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Mary Immaculate School for Deaf Children,-VOL2-16

Published on September 2018 | Categories: Documents | Downloads: 16 | Comments: 0



Chapter 16

Mary Immaculate School for Deaf Children

Introduction Background  16.01

In July 1955, at the request of the then Archbishop of Dublin, Dr John Charles McQuaid, the Provincial Provi ncial Superior Superior of the Congr Congregat egation ion of the Daughters Daughters of the Cross of Liege Liege,, met officials officials from the Department of Education with a proposal to establish a school for deaf boys aged between three thre e and 10 years in Beech Beechpark, park, Stillorgan, Stillorgan, County Dublin.


These proposals proposals were subse subsequent quently ly form formalised alised in a lette letterr from the Provi Provincial ncial Superior to the Department of Education seeking recognition of Beechpark, Stillorgan as a residential school for deaf boys between the ages of three and 10 years.


The Department having obtained the necessary sanction from the Department of Finance gave recognition to the School on the basis of the Congregation’s proposals on 10th April 1956. The Scho Sc hool ol wa was s na name med d ‘M ‘Mar ary y Im Imma macu cula late te Sc Scho hool ol fo forr De Deaf af Bo Boys ys’. ’. Th The e Sc Scho hool ol pa patr tron on wa was s th the e Archbishop of Dublin and it was owned and managed by the Congregation of the Daughters of the Cross of Liege. The School closed in 1998 due to lack of pupils.


The property in Stillorgan had been purchased by the Sisters for the purposes of opening a school for deaf children. However, the property was in a state of disrepair and needed work done so, in the interim, the School operated from St Gabriel’s Hospital in Cabinteely.


It appears that the impetus for such a school came from some parents of profoundly deaf children, who approached the Archbishop, seeking the establishment of a school for younger children, as St Joseph’s School for Deaf Boys in Cabra run by the Christian Brothers only took boys from the age of seven years upwards. St Mary’s in Cabra run by the Dominican Sisters only catered for deaf girls.


The Sch School ool was rec recogn ognise ised d as a spe specia ciall nat nation ional al sch school ool.. It cat catere ered d for profound profoundly ly dea deaff boy boys s between the ages of six to nine years and served as a preparatory school for St Joseph’s School for Deaf Boys in Cabra.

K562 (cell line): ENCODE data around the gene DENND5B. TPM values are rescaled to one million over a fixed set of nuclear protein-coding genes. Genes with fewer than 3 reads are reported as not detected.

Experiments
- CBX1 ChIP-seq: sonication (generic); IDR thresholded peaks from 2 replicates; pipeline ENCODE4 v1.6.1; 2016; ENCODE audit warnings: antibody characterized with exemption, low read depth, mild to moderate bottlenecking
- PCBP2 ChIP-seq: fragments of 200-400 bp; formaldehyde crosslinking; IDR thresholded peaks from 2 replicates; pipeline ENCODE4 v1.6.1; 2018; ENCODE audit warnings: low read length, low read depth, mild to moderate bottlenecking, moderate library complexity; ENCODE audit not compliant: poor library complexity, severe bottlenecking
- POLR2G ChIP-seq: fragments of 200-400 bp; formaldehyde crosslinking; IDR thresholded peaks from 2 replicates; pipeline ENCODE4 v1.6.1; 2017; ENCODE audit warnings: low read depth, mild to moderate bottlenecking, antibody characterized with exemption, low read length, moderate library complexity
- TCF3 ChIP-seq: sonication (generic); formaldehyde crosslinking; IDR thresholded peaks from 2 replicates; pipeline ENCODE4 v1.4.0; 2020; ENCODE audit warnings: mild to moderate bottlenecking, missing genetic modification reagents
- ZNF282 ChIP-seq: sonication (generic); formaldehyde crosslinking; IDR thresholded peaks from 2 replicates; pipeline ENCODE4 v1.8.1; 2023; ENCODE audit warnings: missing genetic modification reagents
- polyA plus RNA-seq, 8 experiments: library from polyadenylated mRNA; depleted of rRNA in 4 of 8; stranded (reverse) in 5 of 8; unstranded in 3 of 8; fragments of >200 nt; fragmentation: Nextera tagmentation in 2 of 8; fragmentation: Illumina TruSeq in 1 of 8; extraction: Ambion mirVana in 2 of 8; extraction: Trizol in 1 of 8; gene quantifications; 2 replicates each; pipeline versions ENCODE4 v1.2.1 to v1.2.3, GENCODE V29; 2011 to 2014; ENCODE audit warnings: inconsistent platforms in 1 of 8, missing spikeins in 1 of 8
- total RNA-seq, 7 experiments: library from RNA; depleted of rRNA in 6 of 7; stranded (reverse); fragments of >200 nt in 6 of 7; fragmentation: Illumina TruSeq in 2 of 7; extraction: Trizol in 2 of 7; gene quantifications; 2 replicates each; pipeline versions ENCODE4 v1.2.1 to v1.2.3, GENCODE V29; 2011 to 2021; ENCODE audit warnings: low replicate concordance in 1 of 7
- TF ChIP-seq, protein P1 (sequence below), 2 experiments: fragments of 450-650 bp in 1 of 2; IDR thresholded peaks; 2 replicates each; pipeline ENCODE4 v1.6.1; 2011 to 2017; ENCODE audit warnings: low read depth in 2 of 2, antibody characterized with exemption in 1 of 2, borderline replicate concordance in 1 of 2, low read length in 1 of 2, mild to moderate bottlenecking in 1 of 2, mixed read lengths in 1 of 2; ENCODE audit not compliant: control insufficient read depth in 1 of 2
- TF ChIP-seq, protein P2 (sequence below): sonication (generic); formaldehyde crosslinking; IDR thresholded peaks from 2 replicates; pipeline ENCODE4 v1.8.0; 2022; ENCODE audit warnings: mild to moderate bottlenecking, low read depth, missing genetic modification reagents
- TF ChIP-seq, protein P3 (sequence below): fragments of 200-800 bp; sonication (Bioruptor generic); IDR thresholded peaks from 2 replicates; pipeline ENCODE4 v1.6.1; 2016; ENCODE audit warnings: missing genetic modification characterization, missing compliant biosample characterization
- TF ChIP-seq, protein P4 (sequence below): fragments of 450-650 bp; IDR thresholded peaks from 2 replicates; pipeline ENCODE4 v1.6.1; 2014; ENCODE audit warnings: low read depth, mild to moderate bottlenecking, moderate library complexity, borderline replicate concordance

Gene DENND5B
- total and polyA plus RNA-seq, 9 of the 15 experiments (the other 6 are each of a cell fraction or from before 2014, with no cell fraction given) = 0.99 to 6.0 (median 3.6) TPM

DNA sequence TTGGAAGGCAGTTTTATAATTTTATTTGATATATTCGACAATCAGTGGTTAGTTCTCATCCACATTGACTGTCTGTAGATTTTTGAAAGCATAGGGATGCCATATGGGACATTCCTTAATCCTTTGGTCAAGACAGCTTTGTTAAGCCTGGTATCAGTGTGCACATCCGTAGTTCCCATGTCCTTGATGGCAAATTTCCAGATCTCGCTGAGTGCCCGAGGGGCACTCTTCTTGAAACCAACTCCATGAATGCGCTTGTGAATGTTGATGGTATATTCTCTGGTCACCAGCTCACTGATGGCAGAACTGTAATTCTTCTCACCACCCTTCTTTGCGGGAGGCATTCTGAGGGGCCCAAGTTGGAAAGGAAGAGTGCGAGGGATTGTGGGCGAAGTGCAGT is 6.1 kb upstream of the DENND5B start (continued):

CICA Investigation Committee Report Vol. II 


Original residential school and school between 1956 and 1962.

The school from 1962.


CICA Investigation Committee Report Vol. II 

The Investigation 16.07

The Investigation Committee was unable to conduct a full hearing into this institution. The principal difficulty was in obtaining statements of complainant witnesses. Protracted correspondence and discussion failed to produce agreement as to arrangements for taking statements that would be considered satisfactory. Twenty-one complaints were made to the Investigation Committee and 20 written statements were furnished. The legal team interviewed all the complainants.


The result is that the investigation into the School was confined to a review of the discovered materi mat erial al pro produc duced ed by the Dep Depart artmen mentt of Edu Educat cation ion and Sci Scienc ence, e, the Con Congre gregat gation ion of the Daug Da ught hter ers s of th the e Cr Cros oss s of Li Lieg ege, e, th the e Ga Gard rda a Sı´och ochana ana,, the Arc Archbi hbisho shop p of Dub Dublin lin and the statements furnished. The discovered material was limited in nature. A review of the discovery documents furnished did not provide any contemporary evidence to substantiate complaints. The school log, which was carefully maintained, recorded activities and outings. Progress reports on the children were maint maintained ained.. The reports of the Department Department of Educa Education tion Inspectors Inspectors on the teachers were satisfactory. There are no records of complaints by parents to either the School or the Department of Education.


A Garda Investigation into allegations of sexual and physical abuse at Beechpark was carried out in 2001/2002 but the Investigation Committee received information from the Chief State Solicitor’s Office that no file was sent to the DPP as the allegations concerned common assault and were statute barred.

Education 16.10

The school followed a primary school curriculum with emphasis on speech, lip reading and the acquisition of language.


The policy in Ireland at the time was to teach children through the ‘oral/ aural’ method which was widely used throughout Europe for the education of the deaf.


The Congregation accepted that Oralism had its critics and did not suit every child in the school. They say that if a child was struggling, an assessment conference was convened and a decision made as to how to cater for the needs of the child. Complainants alleged that children were punished and beaten for using sign language. In their Statement the Congregation stated that children were not beaten for signing. They accepted that children were discouraged from signing and may have got a slap on the hand and/or been reprimanded verbally for doing so.